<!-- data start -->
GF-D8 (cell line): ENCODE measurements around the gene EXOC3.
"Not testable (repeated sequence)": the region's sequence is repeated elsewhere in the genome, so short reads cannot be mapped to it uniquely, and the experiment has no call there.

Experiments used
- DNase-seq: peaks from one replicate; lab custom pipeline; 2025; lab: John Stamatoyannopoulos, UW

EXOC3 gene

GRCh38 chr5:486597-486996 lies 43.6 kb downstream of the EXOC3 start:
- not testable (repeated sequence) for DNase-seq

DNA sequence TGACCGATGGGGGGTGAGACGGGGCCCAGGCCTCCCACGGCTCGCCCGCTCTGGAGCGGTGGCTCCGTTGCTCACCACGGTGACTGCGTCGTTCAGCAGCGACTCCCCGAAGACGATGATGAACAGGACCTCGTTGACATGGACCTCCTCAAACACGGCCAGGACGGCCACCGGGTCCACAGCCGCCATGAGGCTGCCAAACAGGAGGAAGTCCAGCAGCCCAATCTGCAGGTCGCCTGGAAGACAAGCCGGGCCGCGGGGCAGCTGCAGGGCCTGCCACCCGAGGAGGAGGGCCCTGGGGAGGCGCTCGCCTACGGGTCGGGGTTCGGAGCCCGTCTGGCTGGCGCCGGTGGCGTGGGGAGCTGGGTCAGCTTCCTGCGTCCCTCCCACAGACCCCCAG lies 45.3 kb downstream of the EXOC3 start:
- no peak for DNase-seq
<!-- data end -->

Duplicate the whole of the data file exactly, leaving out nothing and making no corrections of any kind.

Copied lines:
GF-D8 (cell line): ENCODE measurements around the gene EXOC3.
"Not testable (repeated sequence)": the region's sequence is repeated elsewhere in the genome, so short reads cannot be mapped to it uniquely, and the experiment has no call there.

Experiments used
- DNase-seq: peaks from one replicate; lab custom pipeline; 2025; lab: John Stamatoyannopoulos, UW

EXOC3 gene

GRCh38 chr5:486597-486996 lies 43.6 kb downstream of the EXOC3 start:
- not testable (repeated sequence) for DNase-seq

DNA sequence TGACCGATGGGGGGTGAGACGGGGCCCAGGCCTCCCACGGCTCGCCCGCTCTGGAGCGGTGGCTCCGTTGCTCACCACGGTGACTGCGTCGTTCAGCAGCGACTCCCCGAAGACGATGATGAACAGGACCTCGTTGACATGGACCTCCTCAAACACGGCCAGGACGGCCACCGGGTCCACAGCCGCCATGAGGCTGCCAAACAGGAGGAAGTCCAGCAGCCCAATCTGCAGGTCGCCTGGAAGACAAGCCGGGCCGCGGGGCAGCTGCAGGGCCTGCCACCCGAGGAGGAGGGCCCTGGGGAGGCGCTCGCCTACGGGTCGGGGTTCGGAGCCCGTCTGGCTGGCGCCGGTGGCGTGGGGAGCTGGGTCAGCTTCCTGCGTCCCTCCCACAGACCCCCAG lies 45.3 kb downstream of the EXOC3 start:
- no peak for DNase-seq